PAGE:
Saturday, December 15, 2007

the Voting Age Coalition

The Philosophy Club in high school was more than just a discussion group. They sponsored Smuff, a food drive for Biafra, and were the Hackensack sponsors of the Voting Age Coalition. The Voting Age Coalition was a state-wide effort to decrease the voting age to 18 in New Jersey. It led to a ballot question in the November 1999 election in New Jersey.

I got to be a leader of this group and was in fact the Hackensack coordinator. I remember well the meeting we had in the auditorium of the high school. It was well attended and we teamed up people to distribute materials in their neighborhoods. One female student indicated she could distribute literature around Summit Avenue and Beach Street. I had just met someone else from the same neighborhood. I described the second lady.

"I remember her", I said in a loud voice, "she was real small and she had black hair and she had these thick glasses". Suddenly she appeared. She had frizzy hair. She met her partner to be for the leaflet distribution. She looked at her and said "bless you".

That fall Richard M. Nixon came to Hackensack High School to support Cahill's run for election as governor. Even though I had a paid job working for Meyner, I played "Hail to the Chief" along with the rest of the high school band, for Nixon and his daughter Christie. They told us to put our "Vote yes on 18" signs down.

Cahill won and the initiative was defeated. The frizzy haired young lady had a lost but not defeated party after the election. The party was held in her mother's garden apartment. The hostess laid out like a corpse on the windowsill. Eventually she came back to life. We talked. She asked me if I was happy or was it a front. We discussed colleges. We both had applied to Temple University in Philadelphia. For me it was my backup. She was planning to go there. She wanted to major in psychology.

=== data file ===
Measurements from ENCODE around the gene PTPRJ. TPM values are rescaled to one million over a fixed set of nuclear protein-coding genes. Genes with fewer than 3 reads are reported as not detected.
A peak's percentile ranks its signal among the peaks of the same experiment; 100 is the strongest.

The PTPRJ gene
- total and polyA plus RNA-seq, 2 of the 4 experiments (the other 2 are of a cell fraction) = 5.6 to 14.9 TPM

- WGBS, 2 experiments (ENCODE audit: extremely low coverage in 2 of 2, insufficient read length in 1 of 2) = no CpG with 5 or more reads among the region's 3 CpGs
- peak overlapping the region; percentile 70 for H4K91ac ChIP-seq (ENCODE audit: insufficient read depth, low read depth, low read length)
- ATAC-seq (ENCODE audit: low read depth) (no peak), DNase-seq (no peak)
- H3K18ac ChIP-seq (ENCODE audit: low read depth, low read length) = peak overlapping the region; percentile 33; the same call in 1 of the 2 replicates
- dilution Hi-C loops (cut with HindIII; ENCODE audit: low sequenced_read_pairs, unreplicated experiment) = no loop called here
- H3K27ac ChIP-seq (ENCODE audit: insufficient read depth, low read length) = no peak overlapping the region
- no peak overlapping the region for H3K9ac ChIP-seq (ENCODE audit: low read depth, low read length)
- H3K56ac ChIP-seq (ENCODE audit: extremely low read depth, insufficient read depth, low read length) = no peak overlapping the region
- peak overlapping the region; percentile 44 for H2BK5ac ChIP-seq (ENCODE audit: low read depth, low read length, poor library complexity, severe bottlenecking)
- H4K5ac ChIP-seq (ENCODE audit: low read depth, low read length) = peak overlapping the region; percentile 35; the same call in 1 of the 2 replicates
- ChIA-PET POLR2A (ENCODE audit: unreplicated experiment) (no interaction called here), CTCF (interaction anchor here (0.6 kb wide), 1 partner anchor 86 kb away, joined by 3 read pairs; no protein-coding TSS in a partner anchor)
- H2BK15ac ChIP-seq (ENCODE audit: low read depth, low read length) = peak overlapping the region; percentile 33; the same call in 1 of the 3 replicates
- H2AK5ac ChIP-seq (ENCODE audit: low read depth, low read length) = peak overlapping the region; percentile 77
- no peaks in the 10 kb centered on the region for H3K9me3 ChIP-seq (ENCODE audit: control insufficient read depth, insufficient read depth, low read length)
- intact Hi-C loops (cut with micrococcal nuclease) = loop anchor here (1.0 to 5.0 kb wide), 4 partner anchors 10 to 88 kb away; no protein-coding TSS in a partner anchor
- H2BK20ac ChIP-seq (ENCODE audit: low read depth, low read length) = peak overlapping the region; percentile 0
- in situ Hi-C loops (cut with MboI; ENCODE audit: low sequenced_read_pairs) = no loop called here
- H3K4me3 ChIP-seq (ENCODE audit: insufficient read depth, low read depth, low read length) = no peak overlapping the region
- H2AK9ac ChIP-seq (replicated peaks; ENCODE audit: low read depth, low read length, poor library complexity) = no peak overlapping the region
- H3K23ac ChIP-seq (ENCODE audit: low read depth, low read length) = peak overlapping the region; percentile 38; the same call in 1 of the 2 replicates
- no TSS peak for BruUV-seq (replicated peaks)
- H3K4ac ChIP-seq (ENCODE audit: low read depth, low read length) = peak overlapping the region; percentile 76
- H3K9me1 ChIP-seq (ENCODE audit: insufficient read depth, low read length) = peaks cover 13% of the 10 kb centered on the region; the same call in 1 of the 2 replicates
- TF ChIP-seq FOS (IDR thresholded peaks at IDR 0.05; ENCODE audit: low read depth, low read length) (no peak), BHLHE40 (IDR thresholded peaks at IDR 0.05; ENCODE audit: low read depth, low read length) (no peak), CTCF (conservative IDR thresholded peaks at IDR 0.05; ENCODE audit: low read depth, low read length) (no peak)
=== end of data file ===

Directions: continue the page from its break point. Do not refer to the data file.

We exchanged phone numbers and the family telephone rang like blazes after that. I was invited to watch the sun rise over the George Washington bridge. I was invited to go to New York to pick up underground newspapers for distribution in New Jersey.

We became a crowd, two black kids, a Jewish kid, two Irish girls and dear old me. We marched all over Hackensack after school. One day we walked into a delicatessen. The frizzy headed girl bought us all tongue. I never liked a food that could taste me as I was tasting it.

The group showed up at my parent's house on Christmas eve. They admired the Christmas tree and the witty thing my mother had put up on the toilet bowl with Santa covering his eyes.

The classic Christmas conflict showed it's head. Parents believed that Christmas eve should be spent with family. Kids believed that Christmas eve should be spent with friends. They believed that there was enough family time on the 25th. I had my first Christmas fight with my parents. I was now growing up. My older brother was a veteran of such conflicts.

Later that night, I ended up watching "A Christmas Carol" at the frizzy haired girl's apartment, along with a few members of the hip intellectual crowd. A few days later, I made out with the frizzy haired girl. No she had straight hair by this time.

And so the sixties ended for me. I was in a crowd. I was politically active and I had applications out for several colleges. I was a happy camper that Christmas.

The brave men of the Green Berets